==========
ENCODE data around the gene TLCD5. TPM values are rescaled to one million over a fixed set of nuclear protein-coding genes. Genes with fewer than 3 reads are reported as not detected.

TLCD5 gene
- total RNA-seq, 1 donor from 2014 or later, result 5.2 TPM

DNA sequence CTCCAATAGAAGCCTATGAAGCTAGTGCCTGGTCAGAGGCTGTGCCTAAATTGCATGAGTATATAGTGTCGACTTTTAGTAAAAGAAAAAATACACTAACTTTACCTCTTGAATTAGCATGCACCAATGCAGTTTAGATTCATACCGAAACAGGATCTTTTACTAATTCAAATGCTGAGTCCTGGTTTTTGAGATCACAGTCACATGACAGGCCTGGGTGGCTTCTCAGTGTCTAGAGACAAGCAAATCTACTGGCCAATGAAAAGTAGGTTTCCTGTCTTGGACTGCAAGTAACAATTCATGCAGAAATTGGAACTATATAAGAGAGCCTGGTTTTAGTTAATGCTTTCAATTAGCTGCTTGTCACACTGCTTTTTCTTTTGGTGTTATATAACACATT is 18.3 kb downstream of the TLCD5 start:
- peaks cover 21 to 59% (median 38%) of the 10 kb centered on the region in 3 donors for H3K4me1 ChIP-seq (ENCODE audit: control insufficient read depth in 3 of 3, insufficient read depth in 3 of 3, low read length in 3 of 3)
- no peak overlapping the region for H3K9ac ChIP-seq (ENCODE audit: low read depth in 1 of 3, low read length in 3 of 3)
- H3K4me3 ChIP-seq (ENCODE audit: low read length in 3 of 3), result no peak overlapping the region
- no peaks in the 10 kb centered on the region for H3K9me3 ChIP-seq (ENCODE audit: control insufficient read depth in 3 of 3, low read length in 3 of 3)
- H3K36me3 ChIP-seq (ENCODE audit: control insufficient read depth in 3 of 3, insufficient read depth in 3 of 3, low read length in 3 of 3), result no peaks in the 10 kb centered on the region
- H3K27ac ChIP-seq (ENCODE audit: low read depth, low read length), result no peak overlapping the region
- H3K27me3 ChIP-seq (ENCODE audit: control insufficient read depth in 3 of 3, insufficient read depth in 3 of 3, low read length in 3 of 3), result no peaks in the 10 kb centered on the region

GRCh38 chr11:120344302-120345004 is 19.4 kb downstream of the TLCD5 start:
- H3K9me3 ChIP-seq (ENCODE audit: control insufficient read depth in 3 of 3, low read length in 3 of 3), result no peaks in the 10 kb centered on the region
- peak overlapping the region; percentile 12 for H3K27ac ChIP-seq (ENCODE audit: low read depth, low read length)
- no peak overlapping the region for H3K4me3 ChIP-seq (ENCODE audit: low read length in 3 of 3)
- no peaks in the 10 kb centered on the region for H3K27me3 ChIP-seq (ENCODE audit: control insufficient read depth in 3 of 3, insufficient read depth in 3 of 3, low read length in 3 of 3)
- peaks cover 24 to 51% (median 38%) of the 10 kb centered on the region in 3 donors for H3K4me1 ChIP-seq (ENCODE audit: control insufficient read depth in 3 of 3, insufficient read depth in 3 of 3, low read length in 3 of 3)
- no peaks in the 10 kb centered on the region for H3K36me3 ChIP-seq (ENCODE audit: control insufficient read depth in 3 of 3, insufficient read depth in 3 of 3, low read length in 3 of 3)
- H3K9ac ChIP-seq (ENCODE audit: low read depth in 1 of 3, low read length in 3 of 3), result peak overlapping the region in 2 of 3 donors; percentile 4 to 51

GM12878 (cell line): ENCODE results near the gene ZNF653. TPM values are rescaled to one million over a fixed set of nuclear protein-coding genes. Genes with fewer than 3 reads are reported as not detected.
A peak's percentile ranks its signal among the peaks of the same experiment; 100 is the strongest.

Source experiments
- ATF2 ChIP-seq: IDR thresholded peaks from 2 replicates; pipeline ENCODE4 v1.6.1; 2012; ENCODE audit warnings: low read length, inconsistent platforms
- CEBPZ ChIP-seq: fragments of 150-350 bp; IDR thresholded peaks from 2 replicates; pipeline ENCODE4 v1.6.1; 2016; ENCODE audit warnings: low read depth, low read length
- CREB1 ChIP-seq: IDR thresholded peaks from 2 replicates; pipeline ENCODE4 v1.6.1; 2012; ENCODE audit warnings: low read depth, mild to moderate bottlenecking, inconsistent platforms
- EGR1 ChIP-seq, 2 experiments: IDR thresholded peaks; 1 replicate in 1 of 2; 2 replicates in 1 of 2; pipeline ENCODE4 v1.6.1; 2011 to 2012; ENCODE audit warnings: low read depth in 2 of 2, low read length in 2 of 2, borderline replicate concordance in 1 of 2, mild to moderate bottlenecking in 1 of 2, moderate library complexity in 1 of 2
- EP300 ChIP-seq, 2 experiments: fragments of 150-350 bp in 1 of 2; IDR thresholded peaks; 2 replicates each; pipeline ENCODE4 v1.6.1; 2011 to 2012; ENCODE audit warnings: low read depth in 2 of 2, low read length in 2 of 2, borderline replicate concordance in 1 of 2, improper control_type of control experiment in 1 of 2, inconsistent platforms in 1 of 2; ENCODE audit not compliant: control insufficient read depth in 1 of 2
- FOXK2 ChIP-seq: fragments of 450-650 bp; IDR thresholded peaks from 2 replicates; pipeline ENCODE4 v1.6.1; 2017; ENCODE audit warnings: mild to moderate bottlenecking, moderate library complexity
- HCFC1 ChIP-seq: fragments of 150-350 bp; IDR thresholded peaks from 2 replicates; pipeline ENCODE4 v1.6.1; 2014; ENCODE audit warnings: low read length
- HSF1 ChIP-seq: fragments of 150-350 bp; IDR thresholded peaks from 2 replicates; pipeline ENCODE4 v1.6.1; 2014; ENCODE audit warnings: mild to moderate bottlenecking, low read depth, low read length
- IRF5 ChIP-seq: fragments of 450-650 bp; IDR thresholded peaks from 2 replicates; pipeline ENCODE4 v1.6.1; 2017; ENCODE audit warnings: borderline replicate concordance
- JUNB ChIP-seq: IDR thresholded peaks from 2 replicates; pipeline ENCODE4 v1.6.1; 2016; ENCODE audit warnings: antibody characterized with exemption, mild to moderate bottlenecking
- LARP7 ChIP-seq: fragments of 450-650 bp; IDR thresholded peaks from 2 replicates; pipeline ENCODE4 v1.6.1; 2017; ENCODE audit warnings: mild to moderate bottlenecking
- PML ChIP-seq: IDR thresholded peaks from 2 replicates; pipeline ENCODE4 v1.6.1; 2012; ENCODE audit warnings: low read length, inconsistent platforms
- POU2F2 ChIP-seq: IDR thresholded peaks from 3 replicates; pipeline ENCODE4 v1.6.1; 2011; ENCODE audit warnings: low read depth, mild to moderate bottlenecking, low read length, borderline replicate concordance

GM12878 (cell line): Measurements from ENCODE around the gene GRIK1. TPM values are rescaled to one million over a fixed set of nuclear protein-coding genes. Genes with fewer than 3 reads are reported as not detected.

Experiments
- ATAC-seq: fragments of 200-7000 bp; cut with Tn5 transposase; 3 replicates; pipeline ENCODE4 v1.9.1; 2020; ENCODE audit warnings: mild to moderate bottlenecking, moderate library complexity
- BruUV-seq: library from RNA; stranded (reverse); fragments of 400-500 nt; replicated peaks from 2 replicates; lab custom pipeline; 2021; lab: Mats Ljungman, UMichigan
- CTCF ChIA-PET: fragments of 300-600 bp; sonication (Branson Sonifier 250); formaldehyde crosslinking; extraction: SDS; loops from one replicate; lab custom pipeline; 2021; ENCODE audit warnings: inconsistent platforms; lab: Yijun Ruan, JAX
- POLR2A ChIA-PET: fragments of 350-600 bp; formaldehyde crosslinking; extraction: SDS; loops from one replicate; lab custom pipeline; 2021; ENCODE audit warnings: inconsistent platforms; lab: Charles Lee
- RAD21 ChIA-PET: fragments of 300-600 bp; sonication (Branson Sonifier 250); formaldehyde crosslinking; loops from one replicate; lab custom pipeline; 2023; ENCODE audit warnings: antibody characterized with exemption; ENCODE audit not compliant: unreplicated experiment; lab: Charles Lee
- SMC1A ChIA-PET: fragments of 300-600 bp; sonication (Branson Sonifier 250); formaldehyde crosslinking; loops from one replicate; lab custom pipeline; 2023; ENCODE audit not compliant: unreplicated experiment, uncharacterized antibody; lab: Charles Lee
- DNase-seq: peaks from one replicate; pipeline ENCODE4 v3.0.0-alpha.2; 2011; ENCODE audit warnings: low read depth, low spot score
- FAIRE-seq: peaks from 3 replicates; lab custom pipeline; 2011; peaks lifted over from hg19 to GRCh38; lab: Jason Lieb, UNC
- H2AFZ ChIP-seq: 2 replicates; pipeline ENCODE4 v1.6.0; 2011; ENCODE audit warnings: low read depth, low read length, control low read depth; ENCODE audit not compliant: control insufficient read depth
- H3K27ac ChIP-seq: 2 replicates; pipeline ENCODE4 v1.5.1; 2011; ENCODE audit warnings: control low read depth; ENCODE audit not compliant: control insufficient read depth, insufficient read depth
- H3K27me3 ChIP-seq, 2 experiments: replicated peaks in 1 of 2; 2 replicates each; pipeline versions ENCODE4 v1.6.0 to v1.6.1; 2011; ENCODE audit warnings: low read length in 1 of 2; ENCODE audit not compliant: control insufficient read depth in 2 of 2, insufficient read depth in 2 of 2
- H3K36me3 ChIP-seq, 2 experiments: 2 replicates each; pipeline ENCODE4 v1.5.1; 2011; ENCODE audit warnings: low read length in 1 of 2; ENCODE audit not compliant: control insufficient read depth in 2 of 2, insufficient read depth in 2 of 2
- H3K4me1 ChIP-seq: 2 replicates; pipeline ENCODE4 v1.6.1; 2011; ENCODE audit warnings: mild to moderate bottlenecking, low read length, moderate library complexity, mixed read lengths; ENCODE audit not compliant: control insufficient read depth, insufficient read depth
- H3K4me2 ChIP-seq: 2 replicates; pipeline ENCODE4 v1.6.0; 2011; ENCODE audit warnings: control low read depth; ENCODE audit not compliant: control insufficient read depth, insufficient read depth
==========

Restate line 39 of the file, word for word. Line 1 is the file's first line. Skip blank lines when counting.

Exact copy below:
- BruUV-seq: library from RNA; stranded (reverse); fragments of 400-500 nt; replicated peaks from 2 replicates; lab custom pipeline; 2021; lab: Mats Ljungman, UMichigan